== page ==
An Analysis of Yeats and Updike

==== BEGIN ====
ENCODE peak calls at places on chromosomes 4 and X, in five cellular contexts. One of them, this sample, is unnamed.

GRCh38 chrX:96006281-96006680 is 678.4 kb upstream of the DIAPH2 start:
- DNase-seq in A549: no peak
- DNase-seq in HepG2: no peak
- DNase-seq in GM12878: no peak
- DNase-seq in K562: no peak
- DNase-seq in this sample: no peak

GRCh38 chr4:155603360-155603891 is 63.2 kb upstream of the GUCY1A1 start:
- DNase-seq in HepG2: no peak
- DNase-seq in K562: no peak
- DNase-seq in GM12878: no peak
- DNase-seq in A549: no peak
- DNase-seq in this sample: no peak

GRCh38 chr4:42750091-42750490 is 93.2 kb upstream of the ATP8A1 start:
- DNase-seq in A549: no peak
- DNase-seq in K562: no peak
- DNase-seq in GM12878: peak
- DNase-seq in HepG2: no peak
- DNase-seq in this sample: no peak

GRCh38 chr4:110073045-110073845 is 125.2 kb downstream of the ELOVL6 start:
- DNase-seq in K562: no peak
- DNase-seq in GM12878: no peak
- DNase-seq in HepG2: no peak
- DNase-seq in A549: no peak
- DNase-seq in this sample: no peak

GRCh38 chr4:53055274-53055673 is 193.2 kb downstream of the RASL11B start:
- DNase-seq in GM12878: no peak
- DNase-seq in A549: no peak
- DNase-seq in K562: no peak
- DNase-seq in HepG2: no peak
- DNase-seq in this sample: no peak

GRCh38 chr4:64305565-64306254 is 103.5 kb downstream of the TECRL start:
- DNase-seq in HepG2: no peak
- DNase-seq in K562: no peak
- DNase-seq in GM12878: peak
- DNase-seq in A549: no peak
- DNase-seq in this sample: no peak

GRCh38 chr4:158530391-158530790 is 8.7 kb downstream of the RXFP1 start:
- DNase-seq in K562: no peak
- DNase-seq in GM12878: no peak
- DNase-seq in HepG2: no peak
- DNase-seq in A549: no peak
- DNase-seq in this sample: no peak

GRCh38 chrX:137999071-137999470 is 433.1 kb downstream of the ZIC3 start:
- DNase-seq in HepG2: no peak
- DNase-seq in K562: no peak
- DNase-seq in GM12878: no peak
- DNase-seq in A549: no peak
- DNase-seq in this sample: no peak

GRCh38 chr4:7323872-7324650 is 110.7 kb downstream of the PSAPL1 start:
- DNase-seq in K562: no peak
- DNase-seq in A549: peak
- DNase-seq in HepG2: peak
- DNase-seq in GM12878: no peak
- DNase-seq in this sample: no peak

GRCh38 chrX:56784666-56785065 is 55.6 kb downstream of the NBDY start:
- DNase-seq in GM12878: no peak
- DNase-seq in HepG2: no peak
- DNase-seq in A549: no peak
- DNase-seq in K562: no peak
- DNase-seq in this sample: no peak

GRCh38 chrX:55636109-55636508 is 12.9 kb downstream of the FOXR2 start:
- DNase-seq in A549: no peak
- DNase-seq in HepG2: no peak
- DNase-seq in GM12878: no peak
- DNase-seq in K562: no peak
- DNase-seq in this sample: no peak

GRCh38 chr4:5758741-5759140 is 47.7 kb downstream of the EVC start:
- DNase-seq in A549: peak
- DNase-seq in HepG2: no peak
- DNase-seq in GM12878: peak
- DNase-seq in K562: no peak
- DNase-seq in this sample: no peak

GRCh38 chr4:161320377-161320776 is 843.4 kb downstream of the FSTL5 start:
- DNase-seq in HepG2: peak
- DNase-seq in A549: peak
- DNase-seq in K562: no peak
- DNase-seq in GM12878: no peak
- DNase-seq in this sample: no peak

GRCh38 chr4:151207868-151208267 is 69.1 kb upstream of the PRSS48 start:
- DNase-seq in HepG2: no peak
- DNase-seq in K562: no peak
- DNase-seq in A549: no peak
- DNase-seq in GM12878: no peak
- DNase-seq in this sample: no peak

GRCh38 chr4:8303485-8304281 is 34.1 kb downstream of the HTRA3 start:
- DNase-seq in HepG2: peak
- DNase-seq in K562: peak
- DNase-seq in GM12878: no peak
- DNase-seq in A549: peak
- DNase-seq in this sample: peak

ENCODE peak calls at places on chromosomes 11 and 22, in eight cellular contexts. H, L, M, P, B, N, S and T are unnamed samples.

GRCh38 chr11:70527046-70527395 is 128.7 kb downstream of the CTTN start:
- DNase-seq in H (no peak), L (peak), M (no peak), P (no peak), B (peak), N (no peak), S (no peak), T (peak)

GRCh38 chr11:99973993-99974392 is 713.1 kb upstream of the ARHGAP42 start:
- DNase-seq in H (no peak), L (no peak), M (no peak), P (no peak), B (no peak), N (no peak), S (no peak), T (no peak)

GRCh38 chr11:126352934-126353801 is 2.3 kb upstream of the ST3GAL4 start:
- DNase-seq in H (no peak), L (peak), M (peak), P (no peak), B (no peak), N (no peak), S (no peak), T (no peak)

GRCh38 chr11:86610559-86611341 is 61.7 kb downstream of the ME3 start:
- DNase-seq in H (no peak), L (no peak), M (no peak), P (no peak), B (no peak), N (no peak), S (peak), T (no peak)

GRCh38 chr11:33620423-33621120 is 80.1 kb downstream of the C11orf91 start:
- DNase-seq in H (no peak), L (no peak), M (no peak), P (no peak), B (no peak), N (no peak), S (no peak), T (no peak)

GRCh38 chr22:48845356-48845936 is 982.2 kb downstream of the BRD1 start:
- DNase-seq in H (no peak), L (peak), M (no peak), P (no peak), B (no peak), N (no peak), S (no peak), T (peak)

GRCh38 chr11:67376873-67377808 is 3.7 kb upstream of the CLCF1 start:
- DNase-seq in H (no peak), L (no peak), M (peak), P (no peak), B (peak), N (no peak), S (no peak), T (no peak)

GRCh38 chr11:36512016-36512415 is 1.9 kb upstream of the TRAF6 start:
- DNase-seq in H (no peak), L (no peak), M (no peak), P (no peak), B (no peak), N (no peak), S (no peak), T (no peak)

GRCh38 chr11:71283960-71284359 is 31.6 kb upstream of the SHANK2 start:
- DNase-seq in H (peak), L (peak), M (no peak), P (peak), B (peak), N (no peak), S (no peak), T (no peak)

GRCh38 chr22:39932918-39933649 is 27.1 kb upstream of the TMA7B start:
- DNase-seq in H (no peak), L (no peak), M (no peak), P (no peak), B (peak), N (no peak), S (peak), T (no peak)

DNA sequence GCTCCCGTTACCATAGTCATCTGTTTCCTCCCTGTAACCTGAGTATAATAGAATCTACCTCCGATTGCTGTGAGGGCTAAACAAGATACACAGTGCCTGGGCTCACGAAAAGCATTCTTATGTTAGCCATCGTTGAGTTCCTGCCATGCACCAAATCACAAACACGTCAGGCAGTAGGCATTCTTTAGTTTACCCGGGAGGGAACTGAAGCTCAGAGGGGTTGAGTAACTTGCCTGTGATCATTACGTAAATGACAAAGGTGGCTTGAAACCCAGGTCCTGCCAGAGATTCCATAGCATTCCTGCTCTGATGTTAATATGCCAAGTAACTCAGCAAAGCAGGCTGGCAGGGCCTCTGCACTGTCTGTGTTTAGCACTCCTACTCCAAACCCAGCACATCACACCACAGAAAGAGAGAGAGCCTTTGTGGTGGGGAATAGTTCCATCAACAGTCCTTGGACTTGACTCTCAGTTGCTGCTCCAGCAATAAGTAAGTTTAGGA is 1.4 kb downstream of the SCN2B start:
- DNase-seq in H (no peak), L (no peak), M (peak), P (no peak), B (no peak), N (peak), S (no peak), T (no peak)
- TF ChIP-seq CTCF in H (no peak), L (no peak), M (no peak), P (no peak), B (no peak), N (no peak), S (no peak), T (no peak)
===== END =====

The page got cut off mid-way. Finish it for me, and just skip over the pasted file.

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The poems, "The Wild Swans at Coole" and "The Great Scarf of Birds," unconsciously play off one another. Yeats and Updike paint similar pictures about similar topics. Although these poems consist of similar subjects, the authors' diction and details are at completely different ends of the poetry spectrum. William Butler Yeats' poem "The Wild Swans at Coole" tells of a man who, in the autumn, would visit this pool of water that was a resting place for a flock of swans. He visits them one autumn but does not return for 19 years, "The nineteenth autumn has come upon me since I first made my count." Yeats uses simple diction so he does not distract from the empasis on the swans themselves. Words like; "Clamorous" (line 12) and "Bell-beat" (line 17) describe the nature of the swan's wings, the sounds they make and the effect the sound has on him. The details that Yeats gives about the swans, help the reader to visualize what the speaker is seeing. "The trees are in their autumn beauty, The woodland paths are dry." tells us the season that the poem is set and gives us a picture of the speakers surroundings. "I have looked upon these creature and now my heart is sore." The speaker is very fond of these swans, that is why he visits them and watches their continuing cycle of coming and going. John Updike's poem "The great Scarf of Birds" describes a scene that the speaker sees while standing on a golf course in October (autumn, just like Yeats). Unlike Yeats, Updike sees these birds only once and was never indending to see them at all. These birds appear in a "lady's scarf" like formation. There were so many birds that "a cloud appeared, a cloud of dots" (line 16). Updike use more complex diction than Yeats does. Updike uses words like; "transparent trees" (line 7), "paper undulates" (line 18) and "negligently tossed" (line 47) That help the reader see how monstrous this flock of birds was and the dark effect their appearence had on the...
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